Looks aren’t everything.

I enjoy a good platformer. Seeing my character coordinate a series of jumps and actions, all the while trying to avoid hazards and enemies is both exhilarating and fun – when it’s executed correctly. Games like Super Meat Boy and Dustforce are some of those games that handle quick thinking combos and acrobatic moves well. Aaru’s Awakening, unfortunately, does not.

Players take control of Aaru, a bear-like creature that serves as Dawn’s champion. A long time ago, there existed four entities that ruled over the Earth: Dawn, Dusk, Night, and Day. They were in a constant struggle with each other over who would rule. Dawn has decided to send Aaru to infiltrate each entity’s land and extinguish an evil force. It is an interesting tale that has its moments.

At least it is an interesting looking game.

Platforms: PC, PS4, PS3
MSRP: $14.99
Price I’d Pay: $5 if that.
Multiplayer: Online learderboards

Players move Aaru throughout a level while avoiding hazards and enemies. It is very much a speed trial game. Trying to make it to the end in the fastest time and sharing said time to the online leaderboards is really the draw to the levels. Unfortunately, trying to control Aaru is where the real difficulty lies.

Jumpman Aaru is not.

Utilizing a jump, a quick boost attack that can propel Aaru in a direction, and a charge orb that can be fired across the screen that Aaru can then teleport to are the simplistic outset of the controls. Everything revolves around these mechanics. Sounds simple enough, right? Well, let’s start off by talking about the controls. I used an Xbox 360 controller to begin the game. Having the standard jump mapped to up on the left stick is not ideal at all on a twitch platformer. I would end up jumping when I didn’t want to, and trying to correct it in split second was difficult to do. On top of all this, I still had to be quick with my movements, and many stages are set up to not have much breathing room, since this is supposed to be a fluid moving game.

Many times I would end up getting killed via falling onto spikes or fountains of black goo that would appear through the ground while I was just trying to readjust to what I had just done. I then thought maybe it was just not optimized as well as it could have been with a controller, so I switched to the mouse and keyboard. It didn’t help. In fact, I did worse using the mouse and keyboard controls.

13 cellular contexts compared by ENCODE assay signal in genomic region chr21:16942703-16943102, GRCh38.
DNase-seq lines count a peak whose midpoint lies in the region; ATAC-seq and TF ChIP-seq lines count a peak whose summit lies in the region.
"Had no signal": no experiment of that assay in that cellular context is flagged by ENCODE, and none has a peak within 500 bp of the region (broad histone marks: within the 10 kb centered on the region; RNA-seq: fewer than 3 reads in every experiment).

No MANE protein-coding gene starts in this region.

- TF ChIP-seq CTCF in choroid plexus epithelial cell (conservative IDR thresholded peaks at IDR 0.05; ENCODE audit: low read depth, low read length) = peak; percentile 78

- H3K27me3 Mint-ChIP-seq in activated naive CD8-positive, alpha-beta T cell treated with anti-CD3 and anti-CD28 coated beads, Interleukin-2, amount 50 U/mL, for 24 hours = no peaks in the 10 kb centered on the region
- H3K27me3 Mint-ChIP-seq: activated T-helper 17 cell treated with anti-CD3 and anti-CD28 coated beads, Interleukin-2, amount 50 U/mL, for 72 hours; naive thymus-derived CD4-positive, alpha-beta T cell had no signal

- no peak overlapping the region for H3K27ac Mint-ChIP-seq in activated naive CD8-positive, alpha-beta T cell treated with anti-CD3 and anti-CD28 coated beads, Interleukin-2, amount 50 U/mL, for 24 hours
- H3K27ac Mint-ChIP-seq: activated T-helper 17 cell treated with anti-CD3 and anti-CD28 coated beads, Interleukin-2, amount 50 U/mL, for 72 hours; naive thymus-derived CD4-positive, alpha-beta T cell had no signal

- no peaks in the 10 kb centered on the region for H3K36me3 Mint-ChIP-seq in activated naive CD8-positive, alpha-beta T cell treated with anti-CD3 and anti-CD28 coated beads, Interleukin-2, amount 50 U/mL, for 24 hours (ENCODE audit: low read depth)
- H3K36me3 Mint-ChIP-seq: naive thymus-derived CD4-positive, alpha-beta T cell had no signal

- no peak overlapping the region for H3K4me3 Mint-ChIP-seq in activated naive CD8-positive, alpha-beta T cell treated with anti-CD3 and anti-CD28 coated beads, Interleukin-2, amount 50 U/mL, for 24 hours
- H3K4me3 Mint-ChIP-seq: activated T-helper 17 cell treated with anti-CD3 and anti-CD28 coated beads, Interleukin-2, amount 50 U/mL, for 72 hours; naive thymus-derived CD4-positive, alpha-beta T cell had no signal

The game has one beautiful art style. The hand-drawn look of both the characters and the environments are really a spectacle to see. The game looks and animates amazingly.. Go watch a game play video. The backgrounds sometimes get in the way, or rather, I had a difficult time in some spots determining what was in the background and what was something I could hit while moving around. This became apparent in the first area, when I would find myself getting burned by rays of light that I thought were part of the colorful background. I started to train myself to watch for them. Then came the parts where I had to move quickly, and split second decisions are hard to do when having to keep up with what could harm Aaru and what couldn’t.

The mural of the story is…

You want me to do what, now?

I’m all for difficult levels. I’m a big Super Meat Boy fan, but when I’m struggling more with the controls than the level itself, it becomes a frustrating task. Asking me to dodge attacks from enemies, make a series of jumps with platforms that crumble away to a spike pit, then asking me to fire a teleport orb while in mid-air and hit a small corridor, then teleport to that orb before falling into the spike trap while I’m already fumbling with my controller is not ideal.

There’s a fine line for trial and errors games like this. That line is balanced on challenging/rewarding game play and frustrating difficulty that becomes a chore. Unfortunately, Aaru’s awakening crosses that line into the frustrating territory. I really wanted to like this game. It was right up my alley for its type and style, but when it came down to it, instead of wanting to try a level or section over again like I do in Dustforce, Trials and Super Meat Boy, I didn’t want to. It all revolves around the controls and the loose feeling they have. Of course, many could say I just suck at the game, and I would agree with you, but I know my way around a platformer, and Aaru’s Awakening has the makings of a good one, but is bogged down by poorly implemented controls and some choice level design. Only the hardcore of players will get into it, and even then they will have controller breaking thoughts while playing it.

Review copy of game provided by publisher.

  • Beautiful art style and presentation
  • Interesting story
  • Frustrating level design
  • Trial and error game play becomes a chore
  • Controls clumsily
Written by
Drew is the Community Manager here at ZTGD and his accent simply woos the ladies. His rage is only surpassed by the great one himself and no one should stand between him and his Twizzlers.